Clinics To Dispense Ozone-Friendly Asthma Inhalers
Community health clinics in California this week will begin distributing CFC-free asthma inhalers to uninsured and low-income patients, the Los Angeles Times reports. A federal ban set to take effect in 2009 will no longer allow pharmacies to sell inhalers that use CFCs, a propellant that damages the ozone layer.
The U.S. in 1987 signed a treaty to eliminate the production and use of ozone-depleting chemicals, but the American Lung Association and other health groups lobbied to exempt asthma inhalers to allow manufacturers enough time to develop new environmentally-friendly inhalers and give patients time to switch.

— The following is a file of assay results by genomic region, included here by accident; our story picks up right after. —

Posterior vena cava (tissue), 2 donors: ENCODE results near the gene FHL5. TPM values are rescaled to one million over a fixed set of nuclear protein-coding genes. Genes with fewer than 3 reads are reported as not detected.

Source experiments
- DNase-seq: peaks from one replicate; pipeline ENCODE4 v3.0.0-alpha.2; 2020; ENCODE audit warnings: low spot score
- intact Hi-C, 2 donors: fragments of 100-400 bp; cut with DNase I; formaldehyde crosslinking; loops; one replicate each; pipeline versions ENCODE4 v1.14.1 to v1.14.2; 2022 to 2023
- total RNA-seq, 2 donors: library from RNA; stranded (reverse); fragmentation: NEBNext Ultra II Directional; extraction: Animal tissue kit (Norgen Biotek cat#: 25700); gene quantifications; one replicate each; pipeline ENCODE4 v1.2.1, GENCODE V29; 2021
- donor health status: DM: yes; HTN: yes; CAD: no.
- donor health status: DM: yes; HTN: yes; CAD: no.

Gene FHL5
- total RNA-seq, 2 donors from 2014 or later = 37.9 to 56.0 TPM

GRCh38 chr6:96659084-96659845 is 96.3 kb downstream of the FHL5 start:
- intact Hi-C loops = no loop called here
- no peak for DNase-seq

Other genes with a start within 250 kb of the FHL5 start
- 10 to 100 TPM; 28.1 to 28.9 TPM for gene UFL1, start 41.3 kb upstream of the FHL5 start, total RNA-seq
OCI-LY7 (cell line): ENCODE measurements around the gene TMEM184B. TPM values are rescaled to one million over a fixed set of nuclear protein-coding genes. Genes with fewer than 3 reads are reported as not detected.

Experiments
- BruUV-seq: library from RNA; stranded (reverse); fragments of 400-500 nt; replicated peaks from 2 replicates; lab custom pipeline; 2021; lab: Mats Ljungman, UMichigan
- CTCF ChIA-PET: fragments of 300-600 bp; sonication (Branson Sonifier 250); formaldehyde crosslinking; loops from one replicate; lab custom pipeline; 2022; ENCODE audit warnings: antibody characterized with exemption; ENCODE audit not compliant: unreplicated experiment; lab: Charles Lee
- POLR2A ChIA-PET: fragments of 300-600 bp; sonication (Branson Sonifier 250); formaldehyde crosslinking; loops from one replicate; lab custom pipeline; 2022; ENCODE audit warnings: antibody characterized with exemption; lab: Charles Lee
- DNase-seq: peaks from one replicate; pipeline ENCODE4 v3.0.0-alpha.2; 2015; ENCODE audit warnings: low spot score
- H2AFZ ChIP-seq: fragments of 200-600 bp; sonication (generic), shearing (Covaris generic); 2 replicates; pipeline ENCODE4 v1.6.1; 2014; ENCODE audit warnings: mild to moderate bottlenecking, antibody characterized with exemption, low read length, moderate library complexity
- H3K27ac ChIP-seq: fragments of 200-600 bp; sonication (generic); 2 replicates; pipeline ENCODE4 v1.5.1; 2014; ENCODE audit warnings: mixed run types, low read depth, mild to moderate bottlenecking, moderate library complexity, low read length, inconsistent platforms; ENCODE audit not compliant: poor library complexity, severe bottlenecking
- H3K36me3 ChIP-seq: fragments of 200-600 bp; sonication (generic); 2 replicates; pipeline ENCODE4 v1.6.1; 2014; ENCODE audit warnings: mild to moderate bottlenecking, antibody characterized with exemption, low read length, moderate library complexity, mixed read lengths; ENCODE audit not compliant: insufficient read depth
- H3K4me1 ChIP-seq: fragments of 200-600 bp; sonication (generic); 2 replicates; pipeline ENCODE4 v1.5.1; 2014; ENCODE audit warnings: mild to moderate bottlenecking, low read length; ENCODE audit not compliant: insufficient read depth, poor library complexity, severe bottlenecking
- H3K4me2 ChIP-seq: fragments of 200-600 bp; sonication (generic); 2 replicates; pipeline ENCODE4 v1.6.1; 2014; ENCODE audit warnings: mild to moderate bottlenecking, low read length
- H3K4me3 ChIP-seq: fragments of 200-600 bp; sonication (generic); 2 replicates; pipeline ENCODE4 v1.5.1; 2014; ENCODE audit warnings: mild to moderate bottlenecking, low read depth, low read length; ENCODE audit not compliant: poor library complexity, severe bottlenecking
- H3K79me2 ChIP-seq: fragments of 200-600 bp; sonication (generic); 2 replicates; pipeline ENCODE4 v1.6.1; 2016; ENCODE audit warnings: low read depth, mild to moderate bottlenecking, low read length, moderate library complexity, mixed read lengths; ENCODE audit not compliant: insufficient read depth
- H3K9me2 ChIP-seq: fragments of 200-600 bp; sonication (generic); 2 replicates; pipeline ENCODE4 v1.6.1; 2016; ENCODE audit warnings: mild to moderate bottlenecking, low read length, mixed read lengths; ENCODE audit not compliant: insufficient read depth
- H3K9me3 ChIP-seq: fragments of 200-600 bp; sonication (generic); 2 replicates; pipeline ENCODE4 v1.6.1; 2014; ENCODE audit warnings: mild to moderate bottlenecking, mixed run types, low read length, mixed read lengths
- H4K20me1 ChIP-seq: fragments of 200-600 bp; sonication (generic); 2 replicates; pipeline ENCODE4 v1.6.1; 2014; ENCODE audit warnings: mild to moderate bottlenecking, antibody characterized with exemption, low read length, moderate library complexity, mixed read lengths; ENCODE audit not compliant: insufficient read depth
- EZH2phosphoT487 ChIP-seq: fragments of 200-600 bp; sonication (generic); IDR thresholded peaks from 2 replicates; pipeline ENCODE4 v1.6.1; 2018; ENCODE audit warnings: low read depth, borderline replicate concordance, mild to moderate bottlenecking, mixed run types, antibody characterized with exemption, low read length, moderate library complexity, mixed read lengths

The new inhalers use hyrdrofluoroalkane, or HFA, to dispense a prescription drug into the lungs.
About 370,000 Californians with asthma are uninsured, according to the UCLA Center for Health Policy Research.
The pharmaceutical company Schering-Plough is donating 500,000 of its inhalers to 850 clinics nationwide, including 100 in California. The new inhalers will cost $30 to $60, compared with $5 to $25 for the older model (Engel, Los Angeles Times, 5/2).